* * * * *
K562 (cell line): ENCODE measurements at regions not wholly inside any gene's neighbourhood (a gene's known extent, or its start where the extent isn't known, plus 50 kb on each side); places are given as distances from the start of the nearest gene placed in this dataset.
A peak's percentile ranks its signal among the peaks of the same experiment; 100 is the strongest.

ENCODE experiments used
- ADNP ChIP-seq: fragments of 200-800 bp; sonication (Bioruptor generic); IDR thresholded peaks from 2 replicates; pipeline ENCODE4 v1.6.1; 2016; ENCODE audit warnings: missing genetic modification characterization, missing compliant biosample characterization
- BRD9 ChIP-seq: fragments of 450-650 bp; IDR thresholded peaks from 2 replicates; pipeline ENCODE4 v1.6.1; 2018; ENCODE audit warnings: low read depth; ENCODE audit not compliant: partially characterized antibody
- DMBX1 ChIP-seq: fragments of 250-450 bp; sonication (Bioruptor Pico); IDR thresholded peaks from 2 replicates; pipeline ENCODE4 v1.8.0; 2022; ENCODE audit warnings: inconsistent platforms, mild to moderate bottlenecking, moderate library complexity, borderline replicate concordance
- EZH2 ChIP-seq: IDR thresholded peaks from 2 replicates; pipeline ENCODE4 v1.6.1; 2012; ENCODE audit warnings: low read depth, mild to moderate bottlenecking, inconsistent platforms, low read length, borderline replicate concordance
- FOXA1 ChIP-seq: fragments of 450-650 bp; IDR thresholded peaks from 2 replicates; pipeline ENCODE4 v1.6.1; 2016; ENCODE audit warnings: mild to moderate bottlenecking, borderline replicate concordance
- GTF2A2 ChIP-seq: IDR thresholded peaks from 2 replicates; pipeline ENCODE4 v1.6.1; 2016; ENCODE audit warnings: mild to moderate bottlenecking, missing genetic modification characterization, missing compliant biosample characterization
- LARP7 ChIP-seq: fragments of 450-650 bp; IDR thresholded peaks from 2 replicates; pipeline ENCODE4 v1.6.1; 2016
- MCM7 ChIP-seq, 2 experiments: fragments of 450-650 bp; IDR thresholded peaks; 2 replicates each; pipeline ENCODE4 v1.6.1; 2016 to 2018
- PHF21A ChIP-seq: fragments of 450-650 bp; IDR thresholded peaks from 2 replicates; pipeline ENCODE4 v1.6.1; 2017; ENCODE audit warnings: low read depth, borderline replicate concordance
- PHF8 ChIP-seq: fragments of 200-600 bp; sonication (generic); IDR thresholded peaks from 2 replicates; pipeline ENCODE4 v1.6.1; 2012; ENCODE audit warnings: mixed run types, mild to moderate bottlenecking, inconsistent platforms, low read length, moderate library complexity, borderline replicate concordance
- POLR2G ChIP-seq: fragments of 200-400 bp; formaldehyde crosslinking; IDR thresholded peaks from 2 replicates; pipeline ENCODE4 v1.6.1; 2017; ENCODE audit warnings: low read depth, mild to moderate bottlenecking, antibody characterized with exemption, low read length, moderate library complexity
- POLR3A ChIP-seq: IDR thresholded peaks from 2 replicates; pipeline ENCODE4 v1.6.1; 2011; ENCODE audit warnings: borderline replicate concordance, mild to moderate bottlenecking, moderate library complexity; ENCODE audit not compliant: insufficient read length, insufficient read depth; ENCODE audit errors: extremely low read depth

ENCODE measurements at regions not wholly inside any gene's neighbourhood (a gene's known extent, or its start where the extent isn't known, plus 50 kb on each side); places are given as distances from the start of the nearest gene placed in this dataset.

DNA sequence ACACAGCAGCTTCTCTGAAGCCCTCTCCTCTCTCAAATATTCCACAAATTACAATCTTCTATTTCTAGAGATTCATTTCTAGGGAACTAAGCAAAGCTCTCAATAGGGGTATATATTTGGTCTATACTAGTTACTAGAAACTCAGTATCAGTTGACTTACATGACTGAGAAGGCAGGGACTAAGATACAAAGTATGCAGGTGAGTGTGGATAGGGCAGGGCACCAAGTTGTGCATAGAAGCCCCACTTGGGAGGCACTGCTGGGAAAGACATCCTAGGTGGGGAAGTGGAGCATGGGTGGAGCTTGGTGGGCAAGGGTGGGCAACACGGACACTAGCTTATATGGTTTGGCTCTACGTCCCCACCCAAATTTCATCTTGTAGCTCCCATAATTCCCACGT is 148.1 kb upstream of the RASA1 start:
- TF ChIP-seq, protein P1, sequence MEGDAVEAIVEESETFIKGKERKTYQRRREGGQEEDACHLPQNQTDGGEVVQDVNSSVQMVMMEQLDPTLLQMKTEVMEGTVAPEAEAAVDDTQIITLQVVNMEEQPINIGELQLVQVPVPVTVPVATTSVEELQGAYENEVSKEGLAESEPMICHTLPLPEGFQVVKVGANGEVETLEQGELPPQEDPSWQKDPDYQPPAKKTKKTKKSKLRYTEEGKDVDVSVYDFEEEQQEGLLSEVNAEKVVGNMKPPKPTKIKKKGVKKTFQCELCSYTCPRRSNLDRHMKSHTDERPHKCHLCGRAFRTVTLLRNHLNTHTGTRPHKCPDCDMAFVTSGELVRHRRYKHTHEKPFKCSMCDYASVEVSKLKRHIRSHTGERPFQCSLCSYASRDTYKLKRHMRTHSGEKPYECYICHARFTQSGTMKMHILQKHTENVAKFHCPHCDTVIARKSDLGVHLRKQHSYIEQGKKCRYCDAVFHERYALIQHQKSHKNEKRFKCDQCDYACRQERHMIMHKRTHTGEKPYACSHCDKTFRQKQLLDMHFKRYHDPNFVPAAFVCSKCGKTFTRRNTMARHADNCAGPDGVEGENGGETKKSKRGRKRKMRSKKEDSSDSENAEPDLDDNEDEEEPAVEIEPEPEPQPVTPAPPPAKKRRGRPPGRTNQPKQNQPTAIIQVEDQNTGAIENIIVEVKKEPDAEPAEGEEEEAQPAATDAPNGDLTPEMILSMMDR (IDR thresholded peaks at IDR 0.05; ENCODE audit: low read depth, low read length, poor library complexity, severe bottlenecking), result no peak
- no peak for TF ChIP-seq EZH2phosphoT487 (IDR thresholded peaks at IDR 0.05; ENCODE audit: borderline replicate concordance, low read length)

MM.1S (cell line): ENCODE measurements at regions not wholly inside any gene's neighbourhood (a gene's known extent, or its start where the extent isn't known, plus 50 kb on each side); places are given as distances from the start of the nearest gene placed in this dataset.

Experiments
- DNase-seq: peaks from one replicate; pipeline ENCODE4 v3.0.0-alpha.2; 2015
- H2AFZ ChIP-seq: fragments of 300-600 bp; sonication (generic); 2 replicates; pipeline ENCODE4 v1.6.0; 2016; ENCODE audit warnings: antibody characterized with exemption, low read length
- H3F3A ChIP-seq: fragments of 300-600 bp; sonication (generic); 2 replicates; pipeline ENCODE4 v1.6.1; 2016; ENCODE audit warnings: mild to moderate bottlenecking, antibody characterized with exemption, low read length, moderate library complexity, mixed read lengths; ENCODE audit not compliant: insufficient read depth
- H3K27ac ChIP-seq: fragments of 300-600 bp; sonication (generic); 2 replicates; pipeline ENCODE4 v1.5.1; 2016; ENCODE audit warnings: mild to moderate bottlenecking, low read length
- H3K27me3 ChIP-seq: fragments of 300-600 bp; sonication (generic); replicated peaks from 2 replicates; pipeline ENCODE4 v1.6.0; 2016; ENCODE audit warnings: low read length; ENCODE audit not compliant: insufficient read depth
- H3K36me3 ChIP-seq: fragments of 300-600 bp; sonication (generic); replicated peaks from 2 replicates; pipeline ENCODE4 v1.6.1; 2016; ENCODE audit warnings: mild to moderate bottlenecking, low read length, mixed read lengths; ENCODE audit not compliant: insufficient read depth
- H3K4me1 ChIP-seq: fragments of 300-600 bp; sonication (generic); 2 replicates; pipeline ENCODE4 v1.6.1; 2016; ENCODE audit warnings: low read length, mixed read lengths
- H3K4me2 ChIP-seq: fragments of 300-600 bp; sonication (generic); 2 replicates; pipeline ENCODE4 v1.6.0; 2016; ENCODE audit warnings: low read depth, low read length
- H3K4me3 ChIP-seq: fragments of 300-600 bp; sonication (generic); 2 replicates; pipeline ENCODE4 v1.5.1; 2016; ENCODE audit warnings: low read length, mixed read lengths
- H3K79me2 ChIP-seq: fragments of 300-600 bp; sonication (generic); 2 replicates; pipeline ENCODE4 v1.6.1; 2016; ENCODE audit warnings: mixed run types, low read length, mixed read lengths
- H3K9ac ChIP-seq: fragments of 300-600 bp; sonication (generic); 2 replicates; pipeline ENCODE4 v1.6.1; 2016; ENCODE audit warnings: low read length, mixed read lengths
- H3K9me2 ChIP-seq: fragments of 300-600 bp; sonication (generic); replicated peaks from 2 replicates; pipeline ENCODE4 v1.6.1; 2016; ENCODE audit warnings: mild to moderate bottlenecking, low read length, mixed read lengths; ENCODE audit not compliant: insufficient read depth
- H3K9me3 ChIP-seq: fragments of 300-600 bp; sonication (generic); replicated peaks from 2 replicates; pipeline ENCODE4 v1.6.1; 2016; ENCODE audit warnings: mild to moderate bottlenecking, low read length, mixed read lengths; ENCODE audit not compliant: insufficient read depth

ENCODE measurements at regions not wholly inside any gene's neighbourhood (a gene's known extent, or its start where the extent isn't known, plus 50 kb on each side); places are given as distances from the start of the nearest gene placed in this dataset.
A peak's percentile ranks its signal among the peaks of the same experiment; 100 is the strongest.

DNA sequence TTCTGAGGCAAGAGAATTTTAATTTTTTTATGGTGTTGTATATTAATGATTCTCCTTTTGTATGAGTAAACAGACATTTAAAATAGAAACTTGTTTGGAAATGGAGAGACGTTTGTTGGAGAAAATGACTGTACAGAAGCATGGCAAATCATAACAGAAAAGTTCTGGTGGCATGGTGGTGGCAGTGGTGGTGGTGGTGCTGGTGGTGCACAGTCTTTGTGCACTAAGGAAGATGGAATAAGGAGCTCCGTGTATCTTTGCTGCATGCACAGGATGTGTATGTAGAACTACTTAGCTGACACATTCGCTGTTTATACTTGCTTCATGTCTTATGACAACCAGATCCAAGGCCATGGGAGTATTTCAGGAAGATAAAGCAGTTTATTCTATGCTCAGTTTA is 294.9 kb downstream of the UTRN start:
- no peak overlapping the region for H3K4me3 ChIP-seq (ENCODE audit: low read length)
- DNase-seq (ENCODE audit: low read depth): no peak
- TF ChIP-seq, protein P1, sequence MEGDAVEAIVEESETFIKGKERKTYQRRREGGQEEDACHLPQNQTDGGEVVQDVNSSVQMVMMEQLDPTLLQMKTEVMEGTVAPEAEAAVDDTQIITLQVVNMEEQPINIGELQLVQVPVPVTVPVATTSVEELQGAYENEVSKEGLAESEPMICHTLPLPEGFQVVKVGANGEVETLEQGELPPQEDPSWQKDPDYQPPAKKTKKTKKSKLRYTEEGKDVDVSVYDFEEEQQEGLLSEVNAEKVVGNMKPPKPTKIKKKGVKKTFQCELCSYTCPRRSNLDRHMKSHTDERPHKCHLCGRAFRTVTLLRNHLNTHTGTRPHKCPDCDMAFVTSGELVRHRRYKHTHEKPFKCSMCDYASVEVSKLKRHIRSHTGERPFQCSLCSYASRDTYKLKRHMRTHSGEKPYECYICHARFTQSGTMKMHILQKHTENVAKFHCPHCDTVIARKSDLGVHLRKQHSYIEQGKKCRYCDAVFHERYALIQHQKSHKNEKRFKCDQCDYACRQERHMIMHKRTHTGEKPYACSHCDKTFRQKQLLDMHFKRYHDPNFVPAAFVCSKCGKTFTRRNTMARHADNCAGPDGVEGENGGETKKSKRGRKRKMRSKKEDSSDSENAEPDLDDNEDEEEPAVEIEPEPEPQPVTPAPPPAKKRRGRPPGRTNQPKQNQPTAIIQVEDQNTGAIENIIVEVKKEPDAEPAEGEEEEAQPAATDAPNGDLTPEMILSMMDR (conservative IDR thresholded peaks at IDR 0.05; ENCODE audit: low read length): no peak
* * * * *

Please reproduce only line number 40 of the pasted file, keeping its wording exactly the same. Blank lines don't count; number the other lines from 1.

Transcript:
- TF ChIP-seq, protein P1, sequence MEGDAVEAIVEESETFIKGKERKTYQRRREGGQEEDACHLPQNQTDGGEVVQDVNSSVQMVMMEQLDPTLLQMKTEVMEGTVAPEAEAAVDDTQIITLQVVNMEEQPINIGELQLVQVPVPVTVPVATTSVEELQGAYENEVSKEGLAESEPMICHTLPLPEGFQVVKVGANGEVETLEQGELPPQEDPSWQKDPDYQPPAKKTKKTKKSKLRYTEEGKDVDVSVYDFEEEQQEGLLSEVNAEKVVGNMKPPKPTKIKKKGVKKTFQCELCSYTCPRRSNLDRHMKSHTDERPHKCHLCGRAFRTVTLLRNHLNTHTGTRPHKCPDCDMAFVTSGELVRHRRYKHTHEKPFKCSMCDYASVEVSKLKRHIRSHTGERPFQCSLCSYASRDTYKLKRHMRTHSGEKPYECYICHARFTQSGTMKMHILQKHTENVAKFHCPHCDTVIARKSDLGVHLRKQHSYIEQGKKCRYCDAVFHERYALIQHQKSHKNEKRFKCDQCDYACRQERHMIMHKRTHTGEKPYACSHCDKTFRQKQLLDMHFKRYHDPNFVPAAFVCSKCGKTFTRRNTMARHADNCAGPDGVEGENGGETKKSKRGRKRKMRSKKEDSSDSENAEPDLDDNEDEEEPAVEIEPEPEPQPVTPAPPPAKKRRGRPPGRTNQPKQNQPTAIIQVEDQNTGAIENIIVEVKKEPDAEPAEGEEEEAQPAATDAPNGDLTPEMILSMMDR (conservative IDR thresholded peaks at IDR 0.05; ENCODE audit: low read length): no peak